C.S. Lewis used the phrase “the sweet poison of the false infinite” to describe how we allow substitute sacred, or false infinites, to fill the vacuum of our disenchanted world. Virtually anything can become a “false infinite” for us.
When I was a high school student ... a keg of beer became a false infinite. In what can only be described as a deplorable lack of imagination, many of my classmates worshipped around a keg almost every weekend. And what did the Keg-God provide to his devotees … DUIs, teen pregnancy, and poor grades. I wasn’t a perfect teenager myself, but I think someone should have sued the “keg” for false advertising. It didn’t provide what everyone was looking for.
Why do we substitute lesser gods for God? It seems like a dumb thing to do. The reason I know that ... is because I have done it. I didn’t worship the Keg-God, but I have worshipped the reflection that I see in the mirror. Dostoyevsky wrote in his novel “The Possessed”: “The one essential condition of human existence is that man should always be able to bow down before something infinitely great. If men are deprived of the infinitely great they will not go on living and die of despair. The Infinite and the Eternal are as essential for man as the little planet on which he dwells.”
Simone Weil adds, “One has only the choice between God and idolatry. There is no other possibility.”
One wonders what happened to “enjoying the presence of God?” In the Old Testament, God complained that “my people ... have forsaken me, the spring of living water, and have dug their own cisterns, broken cisterns that cannot hold water”(Jeremiah 2:13). And there you have it ... the false infinites we create “cannot hold water.” They do hold temporary attraction and amusement ... but in the end, do not deliver what is either explicitly or implicitly promised. We do not find that “new life” that we are looking for. And when that awareness dawns on unsuspecting prey, it only deepens the ache of emptiness and despair. My classmates who worshipped the Keg-God found joy that lasted for a weekend, and in many cases — found pain that lasted a lifetime.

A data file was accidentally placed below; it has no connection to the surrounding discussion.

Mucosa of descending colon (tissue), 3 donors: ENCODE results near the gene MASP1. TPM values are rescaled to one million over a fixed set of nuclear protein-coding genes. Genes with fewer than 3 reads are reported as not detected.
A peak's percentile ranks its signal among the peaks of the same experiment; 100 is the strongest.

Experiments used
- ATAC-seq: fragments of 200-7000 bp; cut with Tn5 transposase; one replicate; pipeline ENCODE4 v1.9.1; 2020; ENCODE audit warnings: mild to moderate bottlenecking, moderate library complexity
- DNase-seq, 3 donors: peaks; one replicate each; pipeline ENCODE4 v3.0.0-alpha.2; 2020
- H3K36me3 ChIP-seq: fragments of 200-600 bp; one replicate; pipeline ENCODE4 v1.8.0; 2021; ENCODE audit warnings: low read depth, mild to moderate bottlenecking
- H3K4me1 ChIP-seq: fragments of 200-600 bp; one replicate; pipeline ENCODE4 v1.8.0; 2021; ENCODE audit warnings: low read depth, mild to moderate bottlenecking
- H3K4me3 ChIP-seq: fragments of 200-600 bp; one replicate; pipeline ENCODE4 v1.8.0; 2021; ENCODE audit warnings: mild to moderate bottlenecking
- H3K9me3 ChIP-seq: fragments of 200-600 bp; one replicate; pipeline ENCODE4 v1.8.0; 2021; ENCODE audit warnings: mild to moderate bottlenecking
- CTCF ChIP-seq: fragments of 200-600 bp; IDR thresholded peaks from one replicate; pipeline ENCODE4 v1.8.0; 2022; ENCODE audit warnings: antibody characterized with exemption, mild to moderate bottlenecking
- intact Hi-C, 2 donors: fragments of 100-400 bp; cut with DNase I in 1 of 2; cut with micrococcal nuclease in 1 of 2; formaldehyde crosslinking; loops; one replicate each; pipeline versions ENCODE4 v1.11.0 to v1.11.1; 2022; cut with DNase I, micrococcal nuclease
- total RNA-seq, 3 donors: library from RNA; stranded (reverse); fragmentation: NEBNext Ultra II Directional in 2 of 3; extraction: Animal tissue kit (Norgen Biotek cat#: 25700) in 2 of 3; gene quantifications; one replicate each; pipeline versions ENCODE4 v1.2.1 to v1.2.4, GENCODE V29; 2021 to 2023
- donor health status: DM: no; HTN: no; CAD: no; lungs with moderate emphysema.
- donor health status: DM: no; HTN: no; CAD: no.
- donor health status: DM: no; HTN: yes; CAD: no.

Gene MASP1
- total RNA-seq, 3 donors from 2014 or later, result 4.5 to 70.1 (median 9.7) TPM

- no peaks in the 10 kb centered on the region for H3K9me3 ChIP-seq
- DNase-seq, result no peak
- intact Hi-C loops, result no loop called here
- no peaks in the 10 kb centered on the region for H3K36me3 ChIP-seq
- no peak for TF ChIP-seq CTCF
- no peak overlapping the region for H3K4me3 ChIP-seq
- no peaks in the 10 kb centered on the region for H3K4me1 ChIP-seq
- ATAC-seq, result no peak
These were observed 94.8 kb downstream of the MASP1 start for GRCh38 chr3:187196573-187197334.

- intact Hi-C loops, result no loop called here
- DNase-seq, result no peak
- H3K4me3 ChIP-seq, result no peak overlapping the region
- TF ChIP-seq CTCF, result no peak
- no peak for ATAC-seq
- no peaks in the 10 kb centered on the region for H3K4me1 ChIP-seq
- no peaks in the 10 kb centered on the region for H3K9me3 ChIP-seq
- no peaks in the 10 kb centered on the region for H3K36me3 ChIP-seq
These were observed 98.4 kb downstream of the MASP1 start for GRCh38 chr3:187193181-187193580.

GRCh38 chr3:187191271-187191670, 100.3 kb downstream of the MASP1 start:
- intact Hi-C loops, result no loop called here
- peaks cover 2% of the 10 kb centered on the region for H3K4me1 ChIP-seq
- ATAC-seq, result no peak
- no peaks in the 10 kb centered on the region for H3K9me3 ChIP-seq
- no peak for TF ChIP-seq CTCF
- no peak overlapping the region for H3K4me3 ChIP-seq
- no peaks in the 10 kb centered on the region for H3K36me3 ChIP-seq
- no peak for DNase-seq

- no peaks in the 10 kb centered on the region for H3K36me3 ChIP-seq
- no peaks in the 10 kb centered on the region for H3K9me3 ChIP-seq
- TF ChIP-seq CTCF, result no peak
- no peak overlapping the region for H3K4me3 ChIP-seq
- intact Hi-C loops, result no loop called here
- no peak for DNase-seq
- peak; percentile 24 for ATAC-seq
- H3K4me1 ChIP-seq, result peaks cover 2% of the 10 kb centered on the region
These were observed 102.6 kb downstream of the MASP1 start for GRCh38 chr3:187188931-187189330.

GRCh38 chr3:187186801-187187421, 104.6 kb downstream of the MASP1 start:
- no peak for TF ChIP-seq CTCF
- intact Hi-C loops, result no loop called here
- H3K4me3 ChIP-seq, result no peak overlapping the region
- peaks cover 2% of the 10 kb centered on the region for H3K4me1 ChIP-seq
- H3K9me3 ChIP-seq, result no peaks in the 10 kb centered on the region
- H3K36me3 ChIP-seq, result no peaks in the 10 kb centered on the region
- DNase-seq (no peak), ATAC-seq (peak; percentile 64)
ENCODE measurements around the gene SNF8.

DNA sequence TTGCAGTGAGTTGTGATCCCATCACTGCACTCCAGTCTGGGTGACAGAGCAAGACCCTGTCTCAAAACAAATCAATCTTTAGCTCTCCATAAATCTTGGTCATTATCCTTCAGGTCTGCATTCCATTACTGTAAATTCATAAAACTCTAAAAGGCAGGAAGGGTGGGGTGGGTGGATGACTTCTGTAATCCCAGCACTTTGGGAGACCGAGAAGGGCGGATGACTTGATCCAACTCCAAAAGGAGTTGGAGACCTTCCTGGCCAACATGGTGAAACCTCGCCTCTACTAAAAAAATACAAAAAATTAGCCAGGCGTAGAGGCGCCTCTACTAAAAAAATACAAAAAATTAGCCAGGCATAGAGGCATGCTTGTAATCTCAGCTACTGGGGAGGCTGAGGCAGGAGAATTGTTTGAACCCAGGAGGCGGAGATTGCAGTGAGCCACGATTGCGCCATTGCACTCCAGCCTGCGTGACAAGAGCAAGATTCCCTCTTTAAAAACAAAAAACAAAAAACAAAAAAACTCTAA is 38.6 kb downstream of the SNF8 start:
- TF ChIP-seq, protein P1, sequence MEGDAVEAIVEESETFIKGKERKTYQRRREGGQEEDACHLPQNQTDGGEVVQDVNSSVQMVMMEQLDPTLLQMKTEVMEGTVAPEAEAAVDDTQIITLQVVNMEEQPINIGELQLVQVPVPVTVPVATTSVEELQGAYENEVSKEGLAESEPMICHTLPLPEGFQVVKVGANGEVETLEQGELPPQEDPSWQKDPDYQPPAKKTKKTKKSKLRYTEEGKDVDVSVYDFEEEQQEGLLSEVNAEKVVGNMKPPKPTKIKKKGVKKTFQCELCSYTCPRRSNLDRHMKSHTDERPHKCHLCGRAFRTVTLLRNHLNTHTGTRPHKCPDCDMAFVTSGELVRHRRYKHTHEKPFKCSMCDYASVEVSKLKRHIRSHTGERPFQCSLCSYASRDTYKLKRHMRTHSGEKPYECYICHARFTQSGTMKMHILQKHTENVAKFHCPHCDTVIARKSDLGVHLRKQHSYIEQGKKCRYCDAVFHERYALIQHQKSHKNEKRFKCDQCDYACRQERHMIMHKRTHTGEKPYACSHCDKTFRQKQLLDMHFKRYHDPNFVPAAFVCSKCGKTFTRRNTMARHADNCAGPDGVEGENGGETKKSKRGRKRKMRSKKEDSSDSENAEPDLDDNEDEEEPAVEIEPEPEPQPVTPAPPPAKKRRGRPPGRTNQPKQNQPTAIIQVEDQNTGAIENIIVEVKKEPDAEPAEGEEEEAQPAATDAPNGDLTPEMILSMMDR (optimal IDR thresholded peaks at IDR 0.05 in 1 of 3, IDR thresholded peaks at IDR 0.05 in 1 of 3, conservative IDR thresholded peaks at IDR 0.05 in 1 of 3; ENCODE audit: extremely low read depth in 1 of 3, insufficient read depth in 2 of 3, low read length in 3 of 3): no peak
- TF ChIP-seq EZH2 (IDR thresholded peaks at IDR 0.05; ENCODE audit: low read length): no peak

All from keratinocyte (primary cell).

We can decide what is worse, I guess. Is it worse to worship God and experience the pain of self-denial, and to make the hard journey toward faith, hope, and love, and to live with tough questions that may not be answered on this side of the grave? Or is it worse to offer our souls to false gods — that may provide temporary contentment and easy answers — but cannot offer us “new life.”
Jesus offers everyone who is interested ... new and abundant life. Thankfully, Jesus has the ability to back-up his claims. Instead of emptiness ... Jesus offers us fullness ... and a reason to keep living, loving and trying.
I regret that those who love God ... have sometimes presented God in such a lackluster, judgmental, and small way-that people have felt compelled to look for sacred substitutes. May God and all those who seek God ... forgive us for that.
The Rev. David Brian Smith is the pastor of First United Methodist Church in Winfield.